Claim: Study Reveals how Climate Change Can Significantly Impact One of the World’s Most Important Carbon-rich Ecosystems

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The beauty of mangrove forest ecosystem at kutai national park, indonesia

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Mangrove forests play a vital role in the health of our planet. The trees and shrubs absorb a substantial amount of greenhouse gas emissions, help protect communities from rising sea levels, and act as nurseries for baby fish.

These coastal forests are the second most carbon rich ecosystem in the world, being able to store more than 1,000 tons of carbon in just one hectare; that’s about the size of a football pitch. They do this by capturing the chemical element from the air and storing it in leaves, branches, trunks and roots.

But despite environmental efforts to prevent the loss of these important ecosystems, they are still at risk. A new study, by the University of Portsmouth and facilitated by research organisation Operation Wallacea, has revealed how the stored carbon from atmospheric CO2 in large woody debris is processed by organisms. The findings suggest climate change can significantly impact this ‘blue carbon’ system.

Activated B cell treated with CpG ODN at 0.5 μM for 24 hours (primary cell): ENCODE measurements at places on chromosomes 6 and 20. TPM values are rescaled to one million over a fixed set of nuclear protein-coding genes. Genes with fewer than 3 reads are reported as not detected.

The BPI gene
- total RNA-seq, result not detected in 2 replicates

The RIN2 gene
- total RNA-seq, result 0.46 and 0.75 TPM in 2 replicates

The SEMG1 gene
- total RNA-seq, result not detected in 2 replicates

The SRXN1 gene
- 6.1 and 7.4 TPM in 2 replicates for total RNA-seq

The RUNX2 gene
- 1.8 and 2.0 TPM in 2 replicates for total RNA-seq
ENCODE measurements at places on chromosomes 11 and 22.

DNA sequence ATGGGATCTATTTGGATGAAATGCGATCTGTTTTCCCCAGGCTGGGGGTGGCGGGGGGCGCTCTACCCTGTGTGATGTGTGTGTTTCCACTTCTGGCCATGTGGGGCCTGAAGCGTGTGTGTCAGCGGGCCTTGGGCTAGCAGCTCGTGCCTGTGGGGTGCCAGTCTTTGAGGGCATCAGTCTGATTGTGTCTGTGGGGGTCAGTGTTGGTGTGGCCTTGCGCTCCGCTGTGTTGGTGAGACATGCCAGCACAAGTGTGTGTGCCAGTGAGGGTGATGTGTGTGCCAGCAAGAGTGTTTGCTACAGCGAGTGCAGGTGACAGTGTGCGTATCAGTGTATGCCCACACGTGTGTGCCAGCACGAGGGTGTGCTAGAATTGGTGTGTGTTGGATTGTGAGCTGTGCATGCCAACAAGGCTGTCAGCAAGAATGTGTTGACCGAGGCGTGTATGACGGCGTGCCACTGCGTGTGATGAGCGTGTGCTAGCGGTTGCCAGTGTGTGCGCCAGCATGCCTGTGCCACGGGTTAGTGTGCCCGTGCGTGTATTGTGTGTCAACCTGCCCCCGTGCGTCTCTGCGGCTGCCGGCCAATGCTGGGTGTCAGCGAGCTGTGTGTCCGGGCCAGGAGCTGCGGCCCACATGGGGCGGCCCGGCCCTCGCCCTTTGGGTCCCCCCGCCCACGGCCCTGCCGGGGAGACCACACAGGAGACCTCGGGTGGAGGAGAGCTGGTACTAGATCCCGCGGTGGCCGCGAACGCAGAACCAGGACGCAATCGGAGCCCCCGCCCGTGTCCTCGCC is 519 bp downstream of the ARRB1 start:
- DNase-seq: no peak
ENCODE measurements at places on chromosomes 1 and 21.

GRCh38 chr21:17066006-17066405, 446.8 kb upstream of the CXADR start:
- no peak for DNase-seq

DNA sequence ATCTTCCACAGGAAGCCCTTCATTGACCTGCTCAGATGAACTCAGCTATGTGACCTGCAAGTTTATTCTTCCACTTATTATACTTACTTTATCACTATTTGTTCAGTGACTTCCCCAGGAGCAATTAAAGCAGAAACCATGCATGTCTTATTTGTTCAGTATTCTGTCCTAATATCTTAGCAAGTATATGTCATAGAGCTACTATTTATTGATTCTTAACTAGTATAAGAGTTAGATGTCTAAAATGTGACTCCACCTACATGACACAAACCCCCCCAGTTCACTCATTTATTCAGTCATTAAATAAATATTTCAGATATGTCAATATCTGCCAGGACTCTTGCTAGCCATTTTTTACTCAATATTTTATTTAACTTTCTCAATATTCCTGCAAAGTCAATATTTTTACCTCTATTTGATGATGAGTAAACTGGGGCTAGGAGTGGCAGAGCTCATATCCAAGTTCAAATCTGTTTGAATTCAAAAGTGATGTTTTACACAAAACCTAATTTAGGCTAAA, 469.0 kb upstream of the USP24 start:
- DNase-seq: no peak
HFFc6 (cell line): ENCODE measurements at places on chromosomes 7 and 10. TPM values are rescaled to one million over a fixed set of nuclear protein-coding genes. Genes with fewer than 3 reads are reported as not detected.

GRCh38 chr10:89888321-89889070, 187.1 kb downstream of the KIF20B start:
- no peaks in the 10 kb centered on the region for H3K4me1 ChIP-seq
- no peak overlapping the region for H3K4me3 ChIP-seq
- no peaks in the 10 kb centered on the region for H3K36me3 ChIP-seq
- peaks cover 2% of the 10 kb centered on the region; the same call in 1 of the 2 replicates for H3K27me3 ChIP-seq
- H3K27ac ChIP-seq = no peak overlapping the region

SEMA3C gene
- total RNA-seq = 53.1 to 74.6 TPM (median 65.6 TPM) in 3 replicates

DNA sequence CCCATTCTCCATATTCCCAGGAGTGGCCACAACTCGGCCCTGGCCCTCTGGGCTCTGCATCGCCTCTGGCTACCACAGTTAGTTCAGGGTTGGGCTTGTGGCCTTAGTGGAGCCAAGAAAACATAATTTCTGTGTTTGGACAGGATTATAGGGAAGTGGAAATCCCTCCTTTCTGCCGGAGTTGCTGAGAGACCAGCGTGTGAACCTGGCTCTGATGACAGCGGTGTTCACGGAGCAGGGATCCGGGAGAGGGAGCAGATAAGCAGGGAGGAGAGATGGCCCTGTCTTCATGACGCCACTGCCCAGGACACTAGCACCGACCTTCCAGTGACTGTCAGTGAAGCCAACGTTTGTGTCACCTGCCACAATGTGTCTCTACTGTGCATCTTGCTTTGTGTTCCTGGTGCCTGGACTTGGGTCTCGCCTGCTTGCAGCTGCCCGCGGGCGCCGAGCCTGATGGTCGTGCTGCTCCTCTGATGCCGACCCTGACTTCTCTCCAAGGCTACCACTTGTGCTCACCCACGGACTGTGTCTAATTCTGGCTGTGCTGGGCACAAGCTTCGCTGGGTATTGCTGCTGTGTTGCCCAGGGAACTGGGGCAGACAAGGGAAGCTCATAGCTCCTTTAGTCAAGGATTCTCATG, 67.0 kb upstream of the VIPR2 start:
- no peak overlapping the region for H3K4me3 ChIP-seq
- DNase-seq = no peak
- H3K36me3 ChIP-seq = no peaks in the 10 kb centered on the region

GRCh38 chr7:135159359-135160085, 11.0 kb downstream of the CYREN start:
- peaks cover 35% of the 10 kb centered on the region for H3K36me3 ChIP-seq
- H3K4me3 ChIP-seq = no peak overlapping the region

Scientists from the University of Portsmouth analysed large woody debris (LWD) in four mangrove forests in Indonesia’s Wakatobi National Park with differing intertidal zones. Each survey area had up to 8 sections (transects) – each revealing their own way of processing carbon.

In the upper reaches of the ecosystem, closer to land, the team discovered organisms typically found in tropical rainforests are breaking down fallen wood. These include fungi, beetle larvae, and termites. Further towards the ocean, the LWD is being degraded more quickly by worm-like clams with calcium carbonate shells, known as shipworms.

Two consequences of climate change can affect the delicate process of fixed-carbon degradation in the mangrove forest. The first being rising sea levels, as the carbon cycle is driven by tidal elevation. The second is an increase in ocean acidity caused by rising CO2 in the atmosphere, which can dissolve the shells of the marine organisms degrading the wood in the lower reaches.